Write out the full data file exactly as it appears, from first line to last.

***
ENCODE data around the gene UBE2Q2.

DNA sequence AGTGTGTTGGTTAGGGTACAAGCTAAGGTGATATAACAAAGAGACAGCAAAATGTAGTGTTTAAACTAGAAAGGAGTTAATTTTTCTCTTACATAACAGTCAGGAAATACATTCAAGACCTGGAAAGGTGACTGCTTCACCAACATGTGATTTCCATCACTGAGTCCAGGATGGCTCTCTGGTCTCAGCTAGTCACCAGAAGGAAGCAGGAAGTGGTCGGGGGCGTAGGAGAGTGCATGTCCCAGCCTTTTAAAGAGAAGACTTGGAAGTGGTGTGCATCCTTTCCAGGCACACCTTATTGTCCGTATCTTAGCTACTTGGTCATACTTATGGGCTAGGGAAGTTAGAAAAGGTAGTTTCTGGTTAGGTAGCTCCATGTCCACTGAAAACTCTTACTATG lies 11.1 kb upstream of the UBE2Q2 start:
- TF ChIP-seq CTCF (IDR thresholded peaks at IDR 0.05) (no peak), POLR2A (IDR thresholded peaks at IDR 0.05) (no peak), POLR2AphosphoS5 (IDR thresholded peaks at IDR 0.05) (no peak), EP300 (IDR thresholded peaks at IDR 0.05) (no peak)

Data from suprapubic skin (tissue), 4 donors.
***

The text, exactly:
ENCODE data around the gene UBE2Q2.

DNA sequence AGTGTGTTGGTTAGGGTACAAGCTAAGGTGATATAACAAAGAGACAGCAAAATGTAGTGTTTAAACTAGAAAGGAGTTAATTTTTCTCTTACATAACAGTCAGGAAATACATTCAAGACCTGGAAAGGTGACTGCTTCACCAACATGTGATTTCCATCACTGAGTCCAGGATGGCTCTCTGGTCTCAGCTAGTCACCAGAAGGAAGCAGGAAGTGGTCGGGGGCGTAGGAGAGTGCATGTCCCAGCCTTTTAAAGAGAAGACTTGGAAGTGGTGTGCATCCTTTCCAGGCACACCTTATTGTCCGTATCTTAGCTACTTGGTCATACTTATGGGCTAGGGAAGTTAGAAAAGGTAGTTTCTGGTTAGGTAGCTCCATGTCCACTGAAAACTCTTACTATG lies 11.1 kb upstream of the UBE2Q2 start:
- TF ChIP-seq CTCF (IDR thresholded peaks at IDR 0.05) (no peak), POLR2A (IDR thresholded peaks at IDR 0.05) (no peak), POLR2AphosphoS5 (IDR thresholded peaks at IDR 0.05) (no peak), EP300 (IDR thresholded peaks at IDR 0.05) (no peak)

Data from suprapubic skin (tissue), 4 donors.